STUDENT: Sean, quiet!
TOM BEARDEN: ... and sometimes very short tempers.
STUDENT: I'm trying focus on this and get it done. Everybody is distracting everything with stupid questions like that.
TOM BEARDEN: The team had a lot of trouble getting their shooting mechanism to throw the rubber balls the 30 feet necessary to score high goals.
AARON ROGERS, High School Senior: We kind of have a lot of weight on our shoulders, is letting the team down if it doesn't all work, because a lot of the mechanisms are my design, so I should have made sure they all worked ahead of time and that kind of a thing.
TOM BEARDEN: And there were some basic machine shop problems. Hobbs described a particular low point as they were drilling holes into the robot's base plate.
NICK HOBBS: On one side, our holes weren't the right dimensions and we couldn't figure out why. And then we realized that the table had been tilted. By this time, it was like 4:30 in the morning, and we realized that everything we had done that night was pretty much for naught because this table was off by .02 inch.
TOM BEARDEN: In February, with only one week to go before the deadline, the programmers still had no robot to work with.
MARIA POTTERVELD, High School Sophomore: It's definitely getting a little bit stressful, especially since I'm learning how to program and the programming comes into effect once you have a robot. So, like, all of the stuff we've written so far can't be tested until we have the actual robot.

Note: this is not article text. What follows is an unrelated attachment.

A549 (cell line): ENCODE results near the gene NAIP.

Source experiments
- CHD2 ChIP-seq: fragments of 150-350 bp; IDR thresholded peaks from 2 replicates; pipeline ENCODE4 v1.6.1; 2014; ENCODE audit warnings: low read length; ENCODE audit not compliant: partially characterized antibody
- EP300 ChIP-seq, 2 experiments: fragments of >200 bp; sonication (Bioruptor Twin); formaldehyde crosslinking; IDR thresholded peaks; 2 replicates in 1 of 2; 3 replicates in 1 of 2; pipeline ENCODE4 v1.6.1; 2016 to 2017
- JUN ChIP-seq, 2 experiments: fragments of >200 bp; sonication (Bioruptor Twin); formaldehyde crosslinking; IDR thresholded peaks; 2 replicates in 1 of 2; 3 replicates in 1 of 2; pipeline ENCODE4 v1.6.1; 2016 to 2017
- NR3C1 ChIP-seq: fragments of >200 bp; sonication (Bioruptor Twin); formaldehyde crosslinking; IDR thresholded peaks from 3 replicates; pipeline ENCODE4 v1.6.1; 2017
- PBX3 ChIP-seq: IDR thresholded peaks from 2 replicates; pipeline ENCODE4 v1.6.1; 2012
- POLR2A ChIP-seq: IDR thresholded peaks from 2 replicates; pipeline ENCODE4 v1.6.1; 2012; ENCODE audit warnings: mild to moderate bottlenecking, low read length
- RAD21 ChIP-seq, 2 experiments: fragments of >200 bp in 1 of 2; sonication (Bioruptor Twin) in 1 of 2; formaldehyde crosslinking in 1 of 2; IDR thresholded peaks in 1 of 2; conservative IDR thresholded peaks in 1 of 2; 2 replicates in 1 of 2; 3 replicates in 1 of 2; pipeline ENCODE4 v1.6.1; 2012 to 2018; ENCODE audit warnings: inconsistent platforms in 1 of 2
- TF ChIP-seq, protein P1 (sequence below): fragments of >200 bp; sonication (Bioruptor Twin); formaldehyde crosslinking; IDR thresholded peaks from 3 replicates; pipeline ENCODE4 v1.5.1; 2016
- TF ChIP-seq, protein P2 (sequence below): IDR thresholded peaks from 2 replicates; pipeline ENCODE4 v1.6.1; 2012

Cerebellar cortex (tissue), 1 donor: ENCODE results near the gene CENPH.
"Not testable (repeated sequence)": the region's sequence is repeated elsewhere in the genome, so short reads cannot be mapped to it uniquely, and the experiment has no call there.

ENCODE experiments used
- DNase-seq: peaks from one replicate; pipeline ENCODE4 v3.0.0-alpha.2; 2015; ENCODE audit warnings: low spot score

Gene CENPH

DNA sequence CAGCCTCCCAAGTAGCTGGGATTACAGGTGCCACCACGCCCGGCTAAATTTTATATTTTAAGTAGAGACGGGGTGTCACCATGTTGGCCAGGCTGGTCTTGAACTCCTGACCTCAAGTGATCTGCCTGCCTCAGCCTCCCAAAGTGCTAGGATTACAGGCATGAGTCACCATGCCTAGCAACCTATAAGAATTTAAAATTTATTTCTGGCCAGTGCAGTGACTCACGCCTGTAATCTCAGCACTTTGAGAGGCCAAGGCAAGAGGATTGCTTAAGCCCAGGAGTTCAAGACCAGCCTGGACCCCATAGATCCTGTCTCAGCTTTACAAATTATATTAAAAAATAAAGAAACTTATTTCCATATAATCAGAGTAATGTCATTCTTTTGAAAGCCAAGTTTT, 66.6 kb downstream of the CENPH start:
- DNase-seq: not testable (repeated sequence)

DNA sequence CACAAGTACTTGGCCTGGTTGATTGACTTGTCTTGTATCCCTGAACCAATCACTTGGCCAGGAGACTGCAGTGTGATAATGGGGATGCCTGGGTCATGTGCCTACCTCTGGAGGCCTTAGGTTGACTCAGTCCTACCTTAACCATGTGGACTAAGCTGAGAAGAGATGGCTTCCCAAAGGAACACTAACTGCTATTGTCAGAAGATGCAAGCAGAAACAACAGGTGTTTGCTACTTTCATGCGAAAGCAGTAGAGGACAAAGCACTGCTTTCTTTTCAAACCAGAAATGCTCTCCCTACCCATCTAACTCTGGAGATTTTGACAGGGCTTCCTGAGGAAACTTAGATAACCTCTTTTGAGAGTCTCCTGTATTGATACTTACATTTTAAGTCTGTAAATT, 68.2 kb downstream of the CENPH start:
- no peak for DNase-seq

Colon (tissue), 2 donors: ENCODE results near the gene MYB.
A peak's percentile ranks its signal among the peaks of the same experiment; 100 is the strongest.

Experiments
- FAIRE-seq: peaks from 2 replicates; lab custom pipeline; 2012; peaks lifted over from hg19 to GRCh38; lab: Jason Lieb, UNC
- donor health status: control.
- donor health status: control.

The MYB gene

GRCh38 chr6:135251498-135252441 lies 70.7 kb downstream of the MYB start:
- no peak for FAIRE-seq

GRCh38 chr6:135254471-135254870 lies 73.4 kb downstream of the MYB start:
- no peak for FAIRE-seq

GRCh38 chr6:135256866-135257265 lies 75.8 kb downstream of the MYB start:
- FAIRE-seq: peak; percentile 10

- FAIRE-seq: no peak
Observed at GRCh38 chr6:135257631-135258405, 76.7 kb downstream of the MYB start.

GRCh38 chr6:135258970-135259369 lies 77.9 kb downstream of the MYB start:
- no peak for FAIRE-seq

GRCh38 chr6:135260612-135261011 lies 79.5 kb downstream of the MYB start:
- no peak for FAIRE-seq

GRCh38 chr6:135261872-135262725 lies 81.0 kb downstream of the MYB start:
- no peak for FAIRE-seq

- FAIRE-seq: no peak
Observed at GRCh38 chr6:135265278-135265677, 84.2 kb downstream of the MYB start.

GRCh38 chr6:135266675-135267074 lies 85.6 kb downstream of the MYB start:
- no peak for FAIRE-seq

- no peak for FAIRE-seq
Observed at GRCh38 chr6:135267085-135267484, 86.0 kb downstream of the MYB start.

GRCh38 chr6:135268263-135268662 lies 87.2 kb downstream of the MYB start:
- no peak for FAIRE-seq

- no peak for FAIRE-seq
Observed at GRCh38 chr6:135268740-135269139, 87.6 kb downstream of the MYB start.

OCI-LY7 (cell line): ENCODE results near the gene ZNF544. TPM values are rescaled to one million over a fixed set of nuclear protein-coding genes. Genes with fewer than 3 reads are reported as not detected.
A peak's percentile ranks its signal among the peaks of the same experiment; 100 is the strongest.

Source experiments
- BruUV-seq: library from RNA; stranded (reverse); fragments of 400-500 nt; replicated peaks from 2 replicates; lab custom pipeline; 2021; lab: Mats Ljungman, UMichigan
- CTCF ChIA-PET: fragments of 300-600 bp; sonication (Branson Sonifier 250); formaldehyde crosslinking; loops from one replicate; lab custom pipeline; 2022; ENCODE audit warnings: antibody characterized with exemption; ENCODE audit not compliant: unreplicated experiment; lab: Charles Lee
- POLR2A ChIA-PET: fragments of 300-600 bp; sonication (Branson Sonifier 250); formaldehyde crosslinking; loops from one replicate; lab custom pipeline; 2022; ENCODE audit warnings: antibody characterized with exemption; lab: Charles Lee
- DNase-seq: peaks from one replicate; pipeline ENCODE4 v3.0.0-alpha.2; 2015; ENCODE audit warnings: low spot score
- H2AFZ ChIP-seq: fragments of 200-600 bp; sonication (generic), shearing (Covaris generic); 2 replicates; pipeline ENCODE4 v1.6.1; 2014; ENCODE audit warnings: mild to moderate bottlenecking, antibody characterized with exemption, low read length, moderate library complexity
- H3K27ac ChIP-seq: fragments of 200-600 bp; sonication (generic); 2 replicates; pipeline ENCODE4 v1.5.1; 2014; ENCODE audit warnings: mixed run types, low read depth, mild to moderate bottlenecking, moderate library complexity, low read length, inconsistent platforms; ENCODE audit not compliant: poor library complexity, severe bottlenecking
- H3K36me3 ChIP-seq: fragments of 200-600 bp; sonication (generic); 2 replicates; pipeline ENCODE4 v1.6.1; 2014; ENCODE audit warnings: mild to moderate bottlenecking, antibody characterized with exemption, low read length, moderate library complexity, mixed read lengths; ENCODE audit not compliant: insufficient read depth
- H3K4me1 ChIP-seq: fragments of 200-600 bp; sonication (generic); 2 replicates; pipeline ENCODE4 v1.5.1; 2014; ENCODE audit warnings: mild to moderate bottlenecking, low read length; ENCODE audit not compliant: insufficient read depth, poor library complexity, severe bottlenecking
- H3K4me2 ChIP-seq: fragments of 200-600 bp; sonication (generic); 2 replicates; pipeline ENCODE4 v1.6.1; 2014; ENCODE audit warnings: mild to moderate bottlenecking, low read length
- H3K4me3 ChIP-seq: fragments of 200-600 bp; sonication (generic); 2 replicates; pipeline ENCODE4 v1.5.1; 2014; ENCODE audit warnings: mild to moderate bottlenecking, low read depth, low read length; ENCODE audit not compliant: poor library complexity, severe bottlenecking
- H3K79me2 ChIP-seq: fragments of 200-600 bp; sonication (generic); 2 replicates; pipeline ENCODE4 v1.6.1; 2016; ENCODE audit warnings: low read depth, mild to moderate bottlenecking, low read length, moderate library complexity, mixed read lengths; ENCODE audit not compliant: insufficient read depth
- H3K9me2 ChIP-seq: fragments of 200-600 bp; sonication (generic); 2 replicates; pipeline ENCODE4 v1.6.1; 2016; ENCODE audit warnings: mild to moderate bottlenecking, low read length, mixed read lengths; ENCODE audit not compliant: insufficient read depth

COMPETITION ANNOUNCER: Let's hear it for Team 159!
TOM BEARDEN: Somehow, Team 159 met the six-week deadline and on April 1st were in battle at the Colorado regional competition.
COMPETITION ANNOUNCER: Twenty seconds left. Looks like Alpine Robotics playing some good defense there, trying to get in the way of that blue goal.
TOM BEARDEN: The competitions are deliberately designed to have the feel of a sports match, complete with play-by-play announcers and cheering fans. The whole idea is to make science appealing to young people.
DEAN KAMEN: Science, and engineering, and inventing, and creating is a gas. It's tremendously exhilarating; it's lots of fun.
TOM BEARDEN: The games require a lot of teamwork. Each match has three robot teams competing against three other teams. Team 159's robot was performing fairly well until that five-cent part failed. The kids were obviously disappointed, but not for long.
COMPETITION ANNOUNCER: The 2006 Colorado regional chairman's award winner is Team 159, Alpine Robotics!